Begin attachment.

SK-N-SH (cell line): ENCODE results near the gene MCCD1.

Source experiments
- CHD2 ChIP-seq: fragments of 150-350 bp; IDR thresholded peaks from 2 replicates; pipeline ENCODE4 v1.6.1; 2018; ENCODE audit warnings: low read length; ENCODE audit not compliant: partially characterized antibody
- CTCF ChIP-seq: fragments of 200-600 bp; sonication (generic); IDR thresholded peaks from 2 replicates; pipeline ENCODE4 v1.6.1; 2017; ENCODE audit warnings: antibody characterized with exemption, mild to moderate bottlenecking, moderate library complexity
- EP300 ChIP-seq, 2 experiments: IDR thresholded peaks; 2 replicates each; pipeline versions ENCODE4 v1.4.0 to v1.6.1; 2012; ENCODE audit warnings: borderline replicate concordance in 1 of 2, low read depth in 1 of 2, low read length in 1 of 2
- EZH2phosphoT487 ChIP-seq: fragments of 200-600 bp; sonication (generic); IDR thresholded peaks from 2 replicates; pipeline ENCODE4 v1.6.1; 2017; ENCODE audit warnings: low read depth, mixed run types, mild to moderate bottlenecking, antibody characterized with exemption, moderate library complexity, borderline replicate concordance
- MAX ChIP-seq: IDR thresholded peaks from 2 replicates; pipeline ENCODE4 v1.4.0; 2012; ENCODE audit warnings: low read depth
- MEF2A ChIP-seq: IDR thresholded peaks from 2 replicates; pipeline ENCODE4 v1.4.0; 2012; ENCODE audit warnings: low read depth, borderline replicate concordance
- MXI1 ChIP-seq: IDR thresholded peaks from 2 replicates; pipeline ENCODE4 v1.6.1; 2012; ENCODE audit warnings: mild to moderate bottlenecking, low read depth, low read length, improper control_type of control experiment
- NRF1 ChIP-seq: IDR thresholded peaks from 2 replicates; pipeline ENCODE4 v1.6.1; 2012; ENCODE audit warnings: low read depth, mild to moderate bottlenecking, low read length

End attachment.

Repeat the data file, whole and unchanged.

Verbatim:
SK-N-SH (cell line): ENCODE results near the gene MCCD1.

Source experiments
- CHD2 ChIP-seq: fragments of 150-350 bp; IDR thresholded peaks from 2 replicates; pipeline ENCODE4 v1.6.1; 2018; ENCODE audit warnings: low read length; ENCODE audit not compliant: partially characterized antibody
- CTCF ChIP-seq: fragments of 200-600 bp; sonication (generic); IDR thresholded peaks from 2 replicates; pipeline ENCODE4 v1.6.1; 2017; ENCODE audit warnings: antibody characterized with exemption, mild to moderate bottlenecking, moderate library complexity
- EP300 ChIP-seq, 2 experiments: IDR thresholded peaks; 2 replicates each; pipeline versions ENCODE4 v1.4.0 to v1.6.1; 2012; ENCODE audit warnings: borderline replicate concordance in 1 of 2, low read depth in 1 of 2, low read length in 1 of 2
- EZH2phosphoT487 ChIP-seq: fragments of 200-600 bp; sonication (generic); IDR thresholded peaks from 2 replicates; pipeline ENCODE4 v1.6.1; 2017; ENCODE audit warnings: low read depth, mixed run types, mild to moderate bottlenecking, antibody characterized with exemption, moderate library complexity, borderline replicate concordance
- MAX ChIP-seq: IDR thresholded peaks from 2 replicates; pipeline ENCODE4 v1.4.0; 2012; ENCODE audit warnings: low read depth
- MEF2A ChIP-seq: IDR thresholded peaks from 2 replicates; pipeline ENCODE4 v1.4.0; 2012; ENCODE audit warnings: low read depth, borderline replicate concordance
- MXI1 ChIP-seq: IDR thresholded peaks from 2 replicates; pipeline ENCODE4 v1.6.1; 2012; ENCODE audit warnings: mild to moderate bottlenecking, low read depth, low read length, improper control_type of control experiment
- NRF1 ChIP-seq: IDR thresholded peaks from 2 replicates; pipeline ENCODE4 v1.6.1; 2012; ENCODE audit warnings: low read depth, mild to moderate bottlenecking, low read length